This comes after one source for the story, a man the Washington Post says has “long been bothered” by the incident, said he wasn’t even present and had no idea it had happened until thePost contacted him.
The media has lied, is lying and will lie again to see their man win re-election.
"Whatever people think about this issue, we know it's controversial, there's no denying when a president speaks out for the first time like that, it is history," co-host of ABC's "Good Morning America" George Stephanopoulos said to Robin Roberts.
And let me tell you, George, I'm getting chills again," "Good Morning America" co-host Robin Roberts said about her interview with Obama.
"When you sit in that room and you hear him say those historic words. It was not lost on anyone in there right there. You never know what he's going to say until you ask him," she added.
There's video at the link if you're into watching this sort of thing.
Former president Bill Clinton just appeared in a reelection television commercial for President Barack Obama. At one point, Clinton weighs in on the potential consequences of Obama’s decision to go ahead with the planned assassination of Osama bin Laden. He smiles and then pontificates, “Suppose the Navy SEALs had gone in there . . . suppose they had been captured or killed. The downside would have been horrible for him [Obama].”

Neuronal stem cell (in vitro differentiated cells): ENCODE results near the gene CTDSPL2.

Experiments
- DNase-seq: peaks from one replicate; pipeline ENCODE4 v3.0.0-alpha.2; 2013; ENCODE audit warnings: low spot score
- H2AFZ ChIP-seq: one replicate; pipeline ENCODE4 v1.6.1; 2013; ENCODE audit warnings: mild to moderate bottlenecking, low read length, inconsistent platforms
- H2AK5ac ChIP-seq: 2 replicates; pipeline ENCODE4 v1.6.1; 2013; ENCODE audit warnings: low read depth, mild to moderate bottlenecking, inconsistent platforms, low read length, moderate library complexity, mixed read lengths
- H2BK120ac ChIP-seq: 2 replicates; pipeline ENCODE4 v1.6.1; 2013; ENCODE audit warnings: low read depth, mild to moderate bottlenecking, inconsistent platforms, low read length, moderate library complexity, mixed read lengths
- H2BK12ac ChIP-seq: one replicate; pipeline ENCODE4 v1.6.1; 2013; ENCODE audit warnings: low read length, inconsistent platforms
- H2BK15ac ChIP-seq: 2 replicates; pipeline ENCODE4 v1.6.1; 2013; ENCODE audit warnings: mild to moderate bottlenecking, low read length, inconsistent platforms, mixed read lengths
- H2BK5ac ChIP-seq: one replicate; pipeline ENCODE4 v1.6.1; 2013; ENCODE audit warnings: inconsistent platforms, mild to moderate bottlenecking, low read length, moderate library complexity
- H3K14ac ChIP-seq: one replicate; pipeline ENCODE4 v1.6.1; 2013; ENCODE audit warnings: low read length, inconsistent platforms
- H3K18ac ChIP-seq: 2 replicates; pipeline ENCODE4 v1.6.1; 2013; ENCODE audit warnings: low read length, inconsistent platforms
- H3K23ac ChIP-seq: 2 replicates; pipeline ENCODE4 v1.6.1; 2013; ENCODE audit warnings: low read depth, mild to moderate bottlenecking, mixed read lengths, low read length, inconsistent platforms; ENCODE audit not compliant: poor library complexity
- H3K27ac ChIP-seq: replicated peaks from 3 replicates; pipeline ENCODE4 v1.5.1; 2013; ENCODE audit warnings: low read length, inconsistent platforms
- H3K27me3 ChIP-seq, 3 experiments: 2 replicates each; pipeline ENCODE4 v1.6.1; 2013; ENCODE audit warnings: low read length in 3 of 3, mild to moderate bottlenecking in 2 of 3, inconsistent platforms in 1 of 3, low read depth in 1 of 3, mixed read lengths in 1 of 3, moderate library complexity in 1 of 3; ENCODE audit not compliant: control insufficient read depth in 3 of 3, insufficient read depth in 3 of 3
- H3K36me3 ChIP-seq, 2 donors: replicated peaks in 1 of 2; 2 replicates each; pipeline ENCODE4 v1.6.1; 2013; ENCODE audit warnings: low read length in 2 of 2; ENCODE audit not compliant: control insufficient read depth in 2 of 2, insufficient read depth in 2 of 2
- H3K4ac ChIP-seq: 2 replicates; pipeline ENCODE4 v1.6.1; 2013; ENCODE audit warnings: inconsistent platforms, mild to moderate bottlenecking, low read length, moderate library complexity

There is a lot that is disturbing about Clinton’s commentary — and about the fact that such an embarrassment was not deleted by the Obama campaign. Clinton offers unintended self-incrimination as to why in the 1990s he did not order the capture of bin Laden when it might well have been in his power to do so — was it fear of something “horrible” that might have happened to his fortunes rather than to our troops? And, of course, such crass politicization of national security and the war on terror is exactly what Barack Obama accused the two Clintons of in the 2008 Democratic primaries. We also remember that Obama on several occasions chastised George W. Bush for supposedly making reference to the war on terror for political advantage, though he never did so in as creepy a fashion as Clinton. And aside from the fact that Barack Obama promised never to “spike the football” by using the SEAL mission to score campaign points, only a narcissistic Bill Clinton could have envisioned the death or capture of Navy SEALs not in terms of those men’s own horrible fates, but only as political “downside” for an equally narcissistic Barack Obama.